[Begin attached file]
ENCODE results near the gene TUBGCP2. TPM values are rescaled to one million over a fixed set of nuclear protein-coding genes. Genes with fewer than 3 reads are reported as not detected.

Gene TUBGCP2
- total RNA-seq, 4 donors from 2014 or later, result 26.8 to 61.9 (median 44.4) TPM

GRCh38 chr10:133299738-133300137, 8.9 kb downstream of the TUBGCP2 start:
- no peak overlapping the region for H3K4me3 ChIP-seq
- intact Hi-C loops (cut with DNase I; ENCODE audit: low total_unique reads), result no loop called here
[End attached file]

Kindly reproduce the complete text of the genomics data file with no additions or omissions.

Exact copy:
ENCODE results near the gene TUBGCP2. TPM values are rescaled to one million over a fixed set of nuclear protein-coding genes. Genes with fewer than 3 reads are reported as not detected.

Gene TUBGCP2
- total RNA-seq, 4 donors from 2014 or later, result 26.8 to 61.9 (median 44.4) TPM

GRCh38 chr10:133299738-133300137, 8.9 kb downstream of the TUBGCP2 start:
- no peak overlapping the region for H3K4me3 ChIP-seq
- intact Hi-C loops (cut with DNase I; ENCODE audit: low total_unique reads), result no loop called here